"It was a deep, emotional, personal thing. I wanted to give my life to him any way I could. I’d been discussing all that with him for weeks in church. I said, ‘Thy will be done,’ but I also have people dependent on me, so how can I do this? It came to me: Just do it." –Anne Rice in The Denver Post
If, as I stated last time, the Great Publishing Dichotomy—these opposite poles of literary vs. commercial, highbrow vs. popular—is a phantom, you can publish great books that sell by just doing it. Believe that God’s rewards follow those who step out in faith, and don’t fear the consequences.
I admire Anne Rice and her recent conversion back to Catholicism. And I see a parallel between her publishing reversal and the difficulty facing other professional Christian acquisitions editors. On her conversion:
"Q: Did you worry that writing from a Christian worldview would impact your career?
"A: I thought it would destroy it, but that didn’t matter. I went back to the church in 1998, and it wasn’t till 2002 that I really was talking to the Lord in church and decided to write only for him.
Surely she had some indication (Mel Gibson) it would all be okay, but all that aside, such a shocking 180 is indeed a dramatic opportunity for us to ask some of our favorite big questions: Can you publish what you want or do you need to serve the audience? Can you do both? But most importantly, can you publish what God wants?
Because you see, after you ask that question, it isn’t so much about making money / being successful / being relevant / upholding standards of quality / furthering your career or the company, but rather, Are any of these other concerns even relevant?
I’ve been wanting to jump on this topic ever since Professor Bertrand dedicated some high-level thought to publishing strategies in his creative application of the Windows/Apple turf war on "future vs. past tense" publishing. And then Dick Staub reminded me of our constantly shrinking “middlebrow” culture in America, reemphasizing Lewis’ statement that unless you can convert an idea into popular vernacular you either don’t understand it or don’t believe it. While this makes an equally strong case for the power of translating the gospel into story I won’t go so far as to excuse the vaccuous, reductionist theology that’s becoming more popular by the day. There is still a standard of accuracy and truth to be upheld, as another of this week’s bestsellers, Mere Christianity, points out.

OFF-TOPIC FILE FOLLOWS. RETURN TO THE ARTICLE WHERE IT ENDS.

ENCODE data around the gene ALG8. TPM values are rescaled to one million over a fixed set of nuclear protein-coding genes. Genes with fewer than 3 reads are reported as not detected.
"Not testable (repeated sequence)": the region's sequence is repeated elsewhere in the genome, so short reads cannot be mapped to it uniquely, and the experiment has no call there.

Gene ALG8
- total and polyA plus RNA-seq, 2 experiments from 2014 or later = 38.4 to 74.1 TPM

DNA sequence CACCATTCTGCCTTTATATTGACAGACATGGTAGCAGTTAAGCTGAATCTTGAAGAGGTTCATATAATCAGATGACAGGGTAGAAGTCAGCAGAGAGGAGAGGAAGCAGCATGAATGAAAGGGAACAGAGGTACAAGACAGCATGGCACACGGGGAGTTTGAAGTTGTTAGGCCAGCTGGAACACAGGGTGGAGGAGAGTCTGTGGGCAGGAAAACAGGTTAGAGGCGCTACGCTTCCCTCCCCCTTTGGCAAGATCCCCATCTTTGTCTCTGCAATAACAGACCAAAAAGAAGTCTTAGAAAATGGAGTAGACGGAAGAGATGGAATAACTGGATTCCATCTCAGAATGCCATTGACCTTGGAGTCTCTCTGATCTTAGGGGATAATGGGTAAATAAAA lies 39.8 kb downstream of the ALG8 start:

But over the next couple weeks, I’m hoping to continue the Thanksgiving spirit as we look at some examples of how others target, choose, and evaluate books. All labels aside, each of us is accountable for our choices of which books to write, buy, or recommend. What are our criteria? If literary vs. commercial is thrown out the window, what are the standards of measurement?
This could be a tough topc to cover. There’s a lot of ground. I want to give my perspective on this side of the acquisitions desk, but there’s room for broader discussion, like how we choose which stories to write down, which books to pick up over others, which ideas to give weight and which to ignore. We have choices to make and it isn’t easy. In fact, we all know it’s getting harder every day.
Anyway, there’s probably ample chance I’ll fall down and hurt myself on this one, so I hope you’ll continue on with me and post so thoughts as we go. Let’s get some noodling going on.